Didn’t they just have the IHeartRadio Music Awards this past Sunday? You would think they everything was straight with all of the star power the show boasted that night. IHeartRadio’s parent company iHeartMedia sent shockwaves throughout the radio world when they filed for bankruptcy on Thursday.
The popular radio broadcast company which has about 850 radio stations in the U.S, made the move to file for bankruptcy protection to help restructure a part of the $20 billion debt load. That same debt load has been a burden on the company since the buyout it leveraged a decade ago.during the recession of 2008. In an announcement, the company said it has reached an agreement with creditors that will help reduce its debt by $10 billion dollars and still continue to run its stations.
Court filings also revealed that the company paid $1.4 billion last year in interest on its debt. The companies media division which is comprised of its popular music app that allows people to hear DJ Envy threaten to issue “fades“, broadcast stations, as well as other factors, accounted for $3.2 billion of revenue. In total the company pulled in a revenue of $6.2 billion.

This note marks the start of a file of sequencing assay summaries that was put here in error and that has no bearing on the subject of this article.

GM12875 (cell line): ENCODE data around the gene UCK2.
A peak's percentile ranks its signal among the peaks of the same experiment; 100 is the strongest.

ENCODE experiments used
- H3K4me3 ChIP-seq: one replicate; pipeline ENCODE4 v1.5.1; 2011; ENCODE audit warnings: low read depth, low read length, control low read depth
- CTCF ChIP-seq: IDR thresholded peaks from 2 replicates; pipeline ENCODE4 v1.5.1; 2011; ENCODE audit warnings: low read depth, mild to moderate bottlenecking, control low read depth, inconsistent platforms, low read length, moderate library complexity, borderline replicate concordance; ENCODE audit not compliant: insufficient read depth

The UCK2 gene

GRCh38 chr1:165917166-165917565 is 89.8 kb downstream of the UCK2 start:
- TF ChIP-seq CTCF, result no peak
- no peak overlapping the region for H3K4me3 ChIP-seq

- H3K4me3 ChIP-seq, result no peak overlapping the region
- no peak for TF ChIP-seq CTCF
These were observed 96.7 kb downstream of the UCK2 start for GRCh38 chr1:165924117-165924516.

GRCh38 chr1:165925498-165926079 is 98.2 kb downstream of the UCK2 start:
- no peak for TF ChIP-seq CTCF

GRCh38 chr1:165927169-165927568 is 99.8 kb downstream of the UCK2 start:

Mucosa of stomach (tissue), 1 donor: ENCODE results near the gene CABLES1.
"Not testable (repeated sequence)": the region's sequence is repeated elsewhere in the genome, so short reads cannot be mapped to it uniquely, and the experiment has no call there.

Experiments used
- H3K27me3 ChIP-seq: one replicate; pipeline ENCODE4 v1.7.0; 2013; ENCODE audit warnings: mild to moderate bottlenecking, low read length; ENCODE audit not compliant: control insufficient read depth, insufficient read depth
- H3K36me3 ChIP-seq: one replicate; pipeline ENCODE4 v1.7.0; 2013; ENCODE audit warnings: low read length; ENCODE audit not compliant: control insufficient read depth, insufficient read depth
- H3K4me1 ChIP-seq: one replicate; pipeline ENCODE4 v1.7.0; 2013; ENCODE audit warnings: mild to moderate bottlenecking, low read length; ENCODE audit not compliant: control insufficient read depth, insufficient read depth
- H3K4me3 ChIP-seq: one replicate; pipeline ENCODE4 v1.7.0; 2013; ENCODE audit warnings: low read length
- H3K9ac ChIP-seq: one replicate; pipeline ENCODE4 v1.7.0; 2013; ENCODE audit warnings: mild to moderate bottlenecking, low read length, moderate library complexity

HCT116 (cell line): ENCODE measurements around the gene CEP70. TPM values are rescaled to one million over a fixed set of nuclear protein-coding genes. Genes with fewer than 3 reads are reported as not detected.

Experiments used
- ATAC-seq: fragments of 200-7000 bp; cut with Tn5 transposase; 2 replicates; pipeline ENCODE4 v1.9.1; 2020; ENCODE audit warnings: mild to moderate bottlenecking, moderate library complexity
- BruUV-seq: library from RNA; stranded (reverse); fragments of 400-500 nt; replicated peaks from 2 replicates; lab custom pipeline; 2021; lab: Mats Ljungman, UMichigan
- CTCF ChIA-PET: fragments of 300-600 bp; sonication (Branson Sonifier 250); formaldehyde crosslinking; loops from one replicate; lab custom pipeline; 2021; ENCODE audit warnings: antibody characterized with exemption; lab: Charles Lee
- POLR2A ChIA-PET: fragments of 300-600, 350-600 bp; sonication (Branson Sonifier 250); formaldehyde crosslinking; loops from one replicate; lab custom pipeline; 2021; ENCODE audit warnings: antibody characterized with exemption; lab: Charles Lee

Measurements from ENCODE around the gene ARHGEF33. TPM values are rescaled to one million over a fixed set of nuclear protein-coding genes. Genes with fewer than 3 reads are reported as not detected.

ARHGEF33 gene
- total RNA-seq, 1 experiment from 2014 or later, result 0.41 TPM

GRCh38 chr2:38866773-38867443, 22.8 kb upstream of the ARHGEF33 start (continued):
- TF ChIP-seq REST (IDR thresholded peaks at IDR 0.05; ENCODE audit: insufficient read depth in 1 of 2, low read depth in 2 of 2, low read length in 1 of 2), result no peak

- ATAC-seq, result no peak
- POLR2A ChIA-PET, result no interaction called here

Now how exactly did IHeartMedia manage to get in such serious financial trouble? This all came about and was expected by analysts when the company decided to not pay a $106 million interest payment for some reason.It’s also a clear indication that radio right now is in a losing battle thanks to the ever-rising popularity of streaming services such as Spotify and Pandora.
Lance Vitanza, an analyst at Cowen commends IHeartMedia as being one of the few companies that have done better at expanding their audience and adapting to the new climate by introducing new technologies.He also felt that the companies debt weighed it down and that this move will help alleviate some of that weight. He also adds “we fully expect them to be able to focus on their resources on growing their business rather than on debt service, which is what they had to do for the last 10 years.”
Moral of the story kids, don’t skip out on $100 million interest payments.
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